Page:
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Populations of Thielaviopsis basicola and the Occurrence of Black Root Rot on Burley Tobacco in Western North Carolina. J. Meyer, Graduate Research Assistant, Department of Plant Pathology, North Carolina State University, Raleigh 27695-7616. H. D. Shew, and P. B. Shoemaker. Associate Professor, and Professor, Department of Plant Pathology, North Carolina State University, Raleigh 27695-7616. Plant Dis. 73:239-242. Accepted for publication 31 October 1988. Copyright 1989 The American Phytopathological Society. DOI: 10.1094/PD-73-0239.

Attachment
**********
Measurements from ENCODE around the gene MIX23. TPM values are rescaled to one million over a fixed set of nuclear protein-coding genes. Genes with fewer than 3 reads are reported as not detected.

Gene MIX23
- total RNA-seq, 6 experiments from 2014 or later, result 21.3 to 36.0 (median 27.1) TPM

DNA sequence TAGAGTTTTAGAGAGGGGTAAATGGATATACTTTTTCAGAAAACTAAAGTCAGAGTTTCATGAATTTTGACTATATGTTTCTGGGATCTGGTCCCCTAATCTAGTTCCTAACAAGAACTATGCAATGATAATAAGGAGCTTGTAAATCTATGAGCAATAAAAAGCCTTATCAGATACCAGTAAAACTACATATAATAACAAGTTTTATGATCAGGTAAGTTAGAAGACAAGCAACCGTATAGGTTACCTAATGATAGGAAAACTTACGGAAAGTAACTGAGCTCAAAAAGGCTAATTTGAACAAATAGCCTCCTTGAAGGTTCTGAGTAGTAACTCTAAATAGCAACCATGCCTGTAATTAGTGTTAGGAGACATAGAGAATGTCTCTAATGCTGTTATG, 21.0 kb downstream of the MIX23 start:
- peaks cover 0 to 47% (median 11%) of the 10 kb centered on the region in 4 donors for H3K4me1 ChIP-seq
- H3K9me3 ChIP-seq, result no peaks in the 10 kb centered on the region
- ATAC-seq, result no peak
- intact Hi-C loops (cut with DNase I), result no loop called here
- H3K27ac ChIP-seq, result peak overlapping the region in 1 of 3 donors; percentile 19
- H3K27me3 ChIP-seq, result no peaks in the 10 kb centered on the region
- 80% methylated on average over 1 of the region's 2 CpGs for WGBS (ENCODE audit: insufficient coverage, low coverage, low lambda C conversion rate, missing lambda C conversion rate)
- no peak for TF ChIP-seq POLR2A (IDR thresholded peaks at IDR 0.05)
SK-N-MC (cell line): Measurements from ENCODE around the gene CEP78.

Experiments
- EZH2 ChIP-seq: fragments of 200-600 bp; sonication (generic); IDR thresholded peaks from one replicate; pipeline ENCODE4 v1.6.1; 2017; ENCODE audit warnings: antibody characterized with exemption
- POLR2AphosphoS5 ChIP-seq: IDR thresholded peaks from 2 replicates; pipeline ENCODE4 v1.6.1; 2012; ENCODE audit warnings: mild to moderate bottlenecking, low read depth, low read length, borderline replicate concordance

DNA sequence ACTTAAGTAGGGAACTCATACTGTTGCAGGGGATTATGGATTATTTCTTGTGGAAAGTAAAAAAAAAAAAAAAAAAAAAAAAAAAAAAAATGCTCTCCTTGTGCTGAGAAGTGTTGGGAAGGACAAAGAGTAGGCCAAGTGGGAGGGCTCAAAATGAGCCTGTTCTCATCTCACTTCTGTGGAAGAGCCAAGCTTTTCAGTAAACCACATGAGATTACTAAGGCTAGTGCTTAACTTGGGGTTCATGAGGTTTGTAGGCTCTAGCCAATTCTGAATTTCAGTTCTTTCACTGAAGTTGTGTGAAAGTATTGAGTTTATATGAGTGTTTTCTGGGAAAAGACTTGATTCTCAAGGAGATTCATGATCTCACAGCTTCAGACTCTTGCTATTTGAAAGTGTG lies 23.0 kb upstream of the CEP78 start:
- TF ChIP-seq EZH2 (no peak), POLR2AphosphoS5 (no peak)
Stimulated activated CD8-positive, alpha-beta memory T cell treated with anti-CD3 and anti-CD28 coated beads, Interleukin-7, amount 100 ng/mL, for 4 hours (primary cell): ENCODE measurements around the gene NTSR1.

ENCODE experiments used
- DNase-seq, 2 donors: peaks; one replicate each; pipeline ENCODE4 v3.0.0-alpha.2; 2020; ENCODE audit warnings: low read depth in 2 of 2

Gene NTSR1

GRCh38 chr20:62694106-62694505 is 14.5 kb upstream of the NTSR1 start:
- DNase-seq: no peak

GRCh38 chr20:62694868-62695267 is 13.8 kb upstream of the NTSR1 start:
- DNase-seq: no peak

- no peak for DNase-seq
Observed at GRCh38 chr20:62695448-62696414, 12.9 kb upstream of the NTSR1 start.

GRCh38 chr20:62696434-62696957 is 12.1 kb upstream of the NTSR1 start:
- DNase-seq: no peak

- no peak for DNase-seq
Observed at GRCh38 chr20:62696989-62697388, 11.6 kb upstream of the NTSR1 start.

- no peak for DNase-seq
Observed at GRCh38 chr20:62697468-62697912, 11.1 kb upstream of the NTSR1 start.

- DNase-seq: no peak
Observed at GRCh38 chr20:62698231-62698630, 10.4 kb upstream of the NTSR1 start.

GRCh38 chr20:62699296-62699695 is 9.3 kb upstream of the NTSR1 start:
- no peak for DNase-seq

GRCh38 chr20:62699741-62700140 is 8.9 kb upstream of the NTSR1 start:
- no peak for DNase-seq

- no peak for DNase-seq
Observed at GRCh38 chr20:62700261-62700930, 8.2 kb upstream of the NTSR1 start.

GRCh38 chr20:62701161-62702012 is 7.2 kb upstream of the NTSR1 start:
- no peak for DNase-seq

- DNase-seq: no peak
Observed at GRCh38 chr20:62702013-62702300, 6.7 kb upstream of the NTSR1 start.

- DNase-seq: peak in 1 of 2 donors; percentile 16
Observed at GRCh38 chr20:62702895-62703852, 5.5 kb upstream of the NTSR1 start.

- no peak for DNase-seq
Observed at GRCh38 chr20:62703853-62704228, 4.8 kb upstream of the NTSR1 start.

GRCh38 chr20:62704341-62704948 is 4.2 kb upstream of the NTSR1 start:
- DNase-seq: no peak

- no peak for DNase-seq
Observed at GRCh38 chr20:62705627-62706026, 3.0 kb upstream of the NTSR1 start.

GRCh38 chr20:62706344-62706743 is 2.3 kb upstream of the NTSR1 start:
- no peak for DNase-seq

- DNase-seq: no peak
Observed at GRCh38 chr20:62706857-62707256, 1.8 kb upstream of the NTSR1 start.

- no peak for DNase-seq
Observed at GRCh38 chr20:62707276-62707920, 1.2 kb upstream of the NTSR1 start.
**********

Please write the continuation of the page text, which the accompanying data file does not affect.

Populations of the black root rot pathogen, Thielaviopsis basicola, and occurrence of black root rot on burley tobacco were determined in an extensive, random survey of 80 burley tobacco fields in the burley-growing region of the Appalachian Mountains in North Carolina. The pathogen was detected in 47 (59%) of the surveyed fields at a mean population of 40 cfu/g of soil and a range of 2219 cfu/g of soil. Black root rot was observed in 32 (68%) of the infested fields. Disease severity was positively correlated with inoculum density of T. basicola and was lower on moderately resistant cultivars than on cultivars with low resistance to black root rot. No disease was detected on the very highly resistant cultivar, Tennessee 86, in any field. Disease severity on cultivars with low resistance was positively correlated with exchangeable soil Ca, Mg, K, cation exchange capacity, and base saturation. Disease severity on moderately resistant cultivars was not correlated with soil chemical factors. Pathogen populations were positively correlated with the number of years in tobacco. T. basicola was found less frequently and in lower inoculum densities in fields in which rotation had been practiced as compared with those in continuous tobacco.